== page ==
Benefits of a Medicaid waiver?

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Hi, everyone. The Medicaid Waiver saga continues for us. I’m still not sure I want to “go for it” because I don’t understand how or even if it will benefit us.


Will this wavier pay for my husband’s Medigap Insurance? Will it pay for his medications so he will no longer need Part D? We are supposed to open a Miller Trust and deposit $245 a month into it. I was told I can access that money but it has to be used for his needs. It would cover his Medigap and medications and that’s about it. What’s the sense in opening that trust account? Seems to me it’s like robbing Peter to pay Paul. What happens when the money in that account is used up each month? And, it’s our money. It’s not like Medicaid would match the funds.


I was also told he'd have to pay to pay a premium to Medicaid every month. At one point, the agent told me it could be as much as $1,000. WTH? What’s the sense of having Medicaid if you have to pay through the nose for it?


We don't need (or want) in-home Health Aides. With the exception of a new mattress for his hospital bed, we have all the DME that will fit in our house. Seriously, all I really want is to have his incontinence supplies paid for and maybe his meds.


I’m just totally in the dark with this Waiver thing. I have the feeling, without knowing what it will cover, that it’s not going to be worth the hassle of getting it. Thanks in advance for your help.

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From what I've read you are correct. It's a long and arduous process, and very expensive from a legal stand point.
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Does Social security income count towards eligibility for Medicad?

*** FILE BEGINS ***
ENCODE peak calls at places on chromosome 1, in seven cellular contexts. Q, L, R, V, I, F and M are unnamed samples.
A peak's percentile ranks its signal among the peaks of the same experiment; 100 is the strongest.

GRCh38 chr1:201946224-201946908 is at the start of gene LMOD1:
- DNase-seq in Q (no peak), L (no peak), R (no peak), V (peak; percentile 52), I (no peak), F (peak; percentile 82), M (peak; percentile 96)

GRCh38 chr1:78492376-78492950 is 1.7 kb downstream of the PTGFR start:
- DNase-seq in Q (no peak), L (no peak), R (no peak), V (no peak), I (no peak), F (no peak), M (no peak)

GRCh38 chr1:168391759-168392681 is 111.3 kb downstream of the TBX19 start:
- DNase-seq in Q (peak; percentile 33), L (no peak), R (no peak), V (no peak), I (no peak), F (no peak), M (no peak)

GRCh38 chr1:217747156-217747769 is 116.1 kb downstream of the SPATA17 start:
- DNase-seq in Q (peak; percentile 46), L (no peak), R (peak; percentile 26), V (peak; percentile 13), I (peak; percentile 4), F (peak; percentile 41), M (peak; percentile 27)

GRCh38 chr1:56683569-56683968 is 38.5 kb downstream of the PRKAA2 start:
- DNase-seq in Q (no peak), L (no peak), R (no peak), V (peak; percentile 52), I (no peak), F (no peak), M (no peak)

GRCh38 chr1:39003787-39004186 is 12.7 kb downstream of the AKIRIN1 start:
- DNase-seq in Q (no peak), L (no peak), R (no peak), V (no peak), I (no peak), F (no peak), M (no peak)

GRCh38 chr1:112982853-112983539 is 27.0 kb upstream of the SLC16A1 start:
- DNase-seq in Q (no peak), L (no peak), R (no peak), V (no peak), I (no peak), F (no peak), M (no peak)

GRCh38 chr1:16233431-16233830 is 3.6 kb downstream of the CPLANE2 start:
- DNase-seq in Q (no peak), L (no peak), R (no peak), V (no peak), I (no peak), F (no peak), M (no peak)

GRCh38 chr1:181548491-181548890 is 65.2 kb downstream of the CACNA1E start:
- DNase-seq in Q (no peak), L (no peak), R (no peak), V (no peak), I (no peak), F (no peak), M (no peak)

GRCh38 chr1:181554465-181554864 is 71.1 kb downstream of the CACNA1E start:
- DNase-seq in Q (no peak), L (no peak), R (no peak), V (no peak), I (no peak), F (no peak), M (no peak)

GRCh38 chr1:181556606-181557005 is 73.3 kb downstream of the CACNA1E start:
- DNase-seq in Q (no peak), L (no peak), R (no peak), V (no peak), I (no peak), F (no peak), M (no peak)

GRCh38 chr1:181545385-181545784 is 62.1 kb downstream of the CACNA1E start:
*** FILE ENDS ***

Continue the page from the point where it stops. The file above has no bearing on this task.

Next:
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Ahmijoy Sep 17, 2018
Yes, it does.
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Who is helping yo with the waiver? Ask that person all your questions. Your Area Agency on Aging also has case managers very knowledgeable about all this. But you may have to accept certain conditions to be eligible. They want people to really need their assistance. One of the major advantages, though, is that half your joint assets - your half- will be immune from Medicaid counting them as part of your husband's assets. This is a major advantage - for you personally. If you were to use up all of his half, through the waiver program or nursing home care, he would be eligible for Medicaid to pay for his nursing home costs, if it came to that, The trust accounts also protects your money . You must have fairly high assets, or else they would not be talking about $1000/ month. . I would stop being so picky about how you want things, and be grateful any help is available for you at all. Find out everything you will be getting through this option, before assuming it is "not worth the trouble". I don't mean to sound harsh, but isn't keeping half your joint assets safe from your husband's future expenses worth it? You still have yourself to worry about, you know.